Of course, if elected president, Noynoy must likewise disclose his assets, assign them to a blind trust or divest, and assure the electorate that he will not use or will not be used so his clan’s control over Hacienda Luisita will continue or that the Supreme Court will rule on the long-standing temporary restraining order against the Presidential Agrarian Reform Council’s ruling for distribution of Luisita land to its farm workers.

The last time we heard news about Hacienda Luisita is that it is heavily indebted.  Thus, we have to be assured by Noynoy that if he gets elected president, the estate will not get preferential credit especially from government financial institutions.

What exercises investors’ worries more than who will be the successor in the presidential palace are grave concerns regarding the automated electoral system adopted for the first time (without any piloting) amid all these news regarding malfunctioning PCOS machines, undelivered and untested flash cards, non-independently-verified machine source codes, and the like.

The worry list is quite long.

Hence the prudential behavior of capital.


Manny Villar trying to make a point

Would the Philippine Stock Exchange (PSE) and the Securities and Exchange Commission (SEC) have given Manny Villar the extra ‘time of day’ if he was a mere private citizen and not the Senate president in 2007?

Villar claims he met PSE officials as a private citizen.

At the time, Villar met with the PSE board in June 2007 when he was the Senate president and called SEC officials regarding a now-controversial (secondary) public offering of shares of his real estate firm, Vista Land & Lifescapes, Inc.

Now, Villar claims he did not violate any law since the PSE was a private entity and that the latter had the discretion to waive the so-called 180-day lock-up rule on the shares his family owned.  He also ‘explains’ that government did not lose any money from the deal.  In fact, he claims that government earned more than P100 million in taxes from the public offering.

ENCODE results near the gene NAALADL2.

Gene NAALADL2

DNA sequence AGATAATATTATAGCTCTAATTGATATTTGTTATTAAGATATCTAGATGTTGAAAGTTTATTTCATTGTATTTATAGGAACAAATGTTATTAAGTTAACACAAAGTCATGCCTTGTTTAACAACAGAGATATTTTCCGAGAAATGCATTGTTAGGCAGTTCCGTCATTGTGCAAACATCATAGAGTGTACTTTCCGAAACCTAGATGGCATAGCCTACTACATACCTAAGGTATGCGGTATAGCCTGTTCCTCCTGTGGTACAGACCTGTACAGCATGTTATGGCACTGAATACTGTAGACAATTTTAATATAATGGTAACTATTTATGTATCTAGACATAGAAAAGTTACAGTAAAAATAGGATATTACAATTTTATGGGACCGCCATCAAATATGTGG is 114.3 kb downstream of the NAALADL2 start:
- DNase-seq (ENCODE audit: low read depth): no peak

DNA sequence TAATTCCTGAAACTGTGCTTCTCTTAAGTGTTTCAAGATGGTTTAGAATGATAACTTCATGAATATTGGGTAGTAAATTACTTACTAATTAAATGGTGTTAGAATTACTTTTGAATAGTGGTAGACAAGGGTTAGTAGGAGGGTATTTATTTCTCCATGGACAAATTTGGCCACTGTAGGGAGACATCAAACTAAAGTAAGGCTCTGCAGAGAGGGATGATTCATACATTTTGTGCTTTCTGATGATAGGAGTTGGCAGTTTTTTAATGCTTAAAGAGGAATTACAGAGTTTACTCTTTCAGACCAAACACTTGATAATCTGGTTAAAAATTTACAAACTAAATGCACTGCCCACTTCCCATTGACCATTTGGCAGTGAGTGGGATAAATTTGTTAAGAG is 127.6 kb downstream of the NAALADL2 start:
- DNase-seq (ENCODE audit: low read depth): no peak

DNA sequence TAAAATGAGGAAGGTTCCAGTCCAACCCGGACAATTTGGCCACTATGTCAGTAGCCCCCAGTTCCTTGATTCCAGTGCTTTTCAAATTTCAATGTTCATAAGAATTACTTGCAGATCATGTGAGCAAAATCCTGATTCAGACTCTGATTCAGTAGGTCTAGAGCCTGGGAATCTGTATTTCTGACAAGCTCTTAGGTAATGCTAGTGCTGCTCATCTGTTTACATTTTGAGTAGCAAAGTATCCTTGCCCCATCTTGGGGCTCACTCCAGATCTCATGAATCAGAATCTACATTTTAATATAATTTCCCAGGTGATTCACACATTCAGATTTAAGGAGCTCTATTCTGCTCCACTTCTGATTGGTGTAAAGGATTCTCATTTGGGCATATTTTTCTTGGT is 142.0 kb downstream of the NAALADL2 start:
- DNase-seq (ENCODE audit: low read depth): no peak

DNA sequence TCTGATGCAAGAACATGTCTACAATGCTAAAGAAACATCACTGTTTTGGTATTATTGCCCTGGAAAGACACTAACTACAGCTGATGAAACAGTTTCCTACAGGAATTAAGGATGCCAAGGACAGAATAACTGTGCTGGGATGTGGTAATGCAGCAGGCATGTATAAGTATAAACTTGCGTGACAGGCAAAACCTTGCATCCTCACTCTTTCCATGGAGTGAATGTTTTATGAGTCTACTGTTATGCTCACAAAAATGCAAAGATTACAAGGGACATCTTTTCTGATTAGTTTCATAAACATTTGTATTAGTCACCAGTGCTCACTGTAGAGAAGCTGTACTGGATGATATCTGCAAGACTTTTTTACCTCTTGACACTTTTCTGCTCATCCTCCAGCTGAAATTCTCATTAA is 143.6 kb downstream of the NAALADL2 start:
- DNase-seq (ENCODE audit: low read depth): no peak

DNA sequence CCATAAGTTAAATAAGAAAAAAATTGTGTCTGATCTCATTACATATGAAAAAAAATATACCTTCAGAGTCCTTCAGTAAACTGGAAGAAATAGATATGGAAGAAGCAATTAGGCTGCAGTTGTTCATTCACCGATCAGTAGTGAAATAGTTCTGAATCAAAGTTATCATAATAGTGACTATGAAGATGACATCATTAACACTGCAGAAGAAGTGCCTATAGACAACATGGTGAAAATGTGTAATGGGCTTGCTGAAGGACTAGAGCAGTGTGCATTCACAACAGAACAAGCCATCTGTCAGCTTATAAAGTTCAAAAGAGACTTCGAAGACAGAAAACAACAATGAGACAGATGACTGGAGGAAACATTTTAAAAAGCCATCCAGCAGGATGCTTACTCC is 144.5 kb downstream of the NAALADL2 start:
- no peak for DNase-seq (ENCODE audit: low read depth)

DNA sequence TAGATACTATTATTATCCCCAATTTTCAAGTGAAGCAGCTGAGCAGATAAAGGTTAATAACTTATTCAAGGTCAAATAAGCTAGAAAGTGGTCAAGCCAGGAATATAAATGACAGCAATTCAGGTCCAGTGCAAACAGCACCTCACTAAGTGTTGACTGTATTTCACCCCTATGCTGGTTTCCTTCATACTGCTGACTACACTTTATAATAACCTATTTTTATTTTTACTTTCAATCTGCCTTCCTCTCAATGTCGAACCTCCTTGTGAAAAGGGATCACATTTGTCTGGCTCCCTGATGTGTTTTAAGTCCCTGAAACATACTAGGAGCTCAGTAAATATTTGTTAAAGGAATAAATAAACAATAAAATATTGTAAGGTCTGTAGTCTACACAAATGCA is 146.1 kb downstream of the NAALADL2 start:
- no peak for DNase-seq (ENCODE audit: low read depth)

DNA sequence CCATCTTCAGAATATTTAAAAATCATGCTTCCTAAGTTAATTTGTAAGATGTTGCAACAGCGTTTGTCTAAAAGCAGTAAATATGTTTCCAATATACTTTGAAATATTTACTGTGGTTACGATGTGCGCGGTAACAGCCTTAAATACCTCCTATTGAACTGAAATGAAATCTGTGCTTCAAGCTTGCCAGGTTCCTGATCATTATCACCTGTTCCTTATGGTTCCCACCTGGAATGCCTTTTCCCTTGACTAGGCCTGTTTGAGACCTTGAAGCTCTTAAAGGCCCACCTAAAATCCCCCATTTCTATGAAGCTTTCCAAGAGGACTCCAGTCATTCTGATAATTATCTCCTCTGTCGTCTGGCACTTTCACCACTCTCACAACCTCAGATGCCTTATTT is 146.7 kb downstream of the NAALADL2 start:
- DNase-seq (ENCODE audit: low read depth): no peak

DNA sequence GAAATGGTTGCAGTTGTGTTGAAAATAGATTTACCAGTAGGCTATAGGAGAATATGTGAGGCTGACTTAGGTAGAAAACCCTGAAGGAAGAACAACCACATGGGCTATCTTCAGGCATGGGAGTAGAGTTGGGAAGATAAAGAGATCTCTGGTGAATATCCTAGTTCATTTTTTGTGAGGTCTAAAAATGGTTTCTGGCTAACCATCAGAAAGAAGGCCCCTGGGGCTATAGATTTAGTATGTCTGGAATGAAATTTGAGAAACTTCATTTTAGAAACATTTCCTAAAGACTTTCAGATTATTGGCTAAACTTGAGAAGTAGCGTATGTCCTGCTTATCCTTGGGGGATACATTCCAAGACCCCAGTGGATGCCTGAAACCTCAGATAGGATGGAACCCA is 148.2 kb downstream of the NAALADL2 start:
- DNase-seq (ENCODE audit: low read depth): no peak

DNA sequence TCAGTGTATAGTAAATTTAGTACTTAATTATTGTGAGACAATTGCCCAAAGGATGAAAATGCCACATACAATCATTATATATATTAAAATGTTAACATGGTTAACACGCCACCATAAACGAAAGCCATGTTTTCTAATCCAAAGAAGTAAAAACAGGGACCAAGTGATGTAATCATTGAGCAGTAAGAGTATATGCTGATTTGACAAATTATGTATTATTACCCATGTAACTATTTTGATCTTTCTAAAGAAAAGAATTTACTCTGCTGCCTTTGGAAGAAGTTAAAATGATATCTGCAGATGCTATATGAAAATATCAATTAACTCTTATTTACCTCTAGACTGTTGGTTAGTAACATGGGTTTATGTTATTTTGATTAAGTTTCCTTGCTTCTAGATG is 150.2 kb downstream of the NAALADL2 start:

The Vista land issue was recently brought to the public’s full attention by Erap’s camp even if talk about the controversial public offering was percolating since last year.

What irony!  When Erap was impeached for, among others, corruption charges re jueteng pay-offs, he exonerated himself by saying no government money was involved and thus no law was violated.

Villar was the same Speaker of the House who transmitted (ala Bicol express train chu chu!) the articles of impeachment against Erap to the Senate through an opening prayer. Talk about creativity! Talk about daring!

And now the tide has turned.  In response, the Villar camp reminds us all re Erap’s Best World caper and the ‘tamaan ka ng lintik‘ warning against then SEC chair, now Bangon Pilipinas vice presidential bet Perfecto ‘Jun’ Yasay, Jr.

This may all the case of the pot calling the kettle black and vice-versa.   However, black cooking vessels may still be capable of spewing truths.

GMA presiding over Lakas-Kampi-CMD national convention

We have entered what a recent American visitor (who briefed us on the vagaries of campaign finance and the implementation of electoral laws in the US) termed as the ‘silly season’ in the electoral campaign period.  The time when campaign messages take on a darker tone and when ‘rats’ start deserting ‘sinking ships’.

A clear casualty here is the ruling Lakas-Kampi-CMD party what with all the defections, internal wranglings about the lack of campaign funds, and a lot of talk about the First Couple’s “secret candidate(s)”.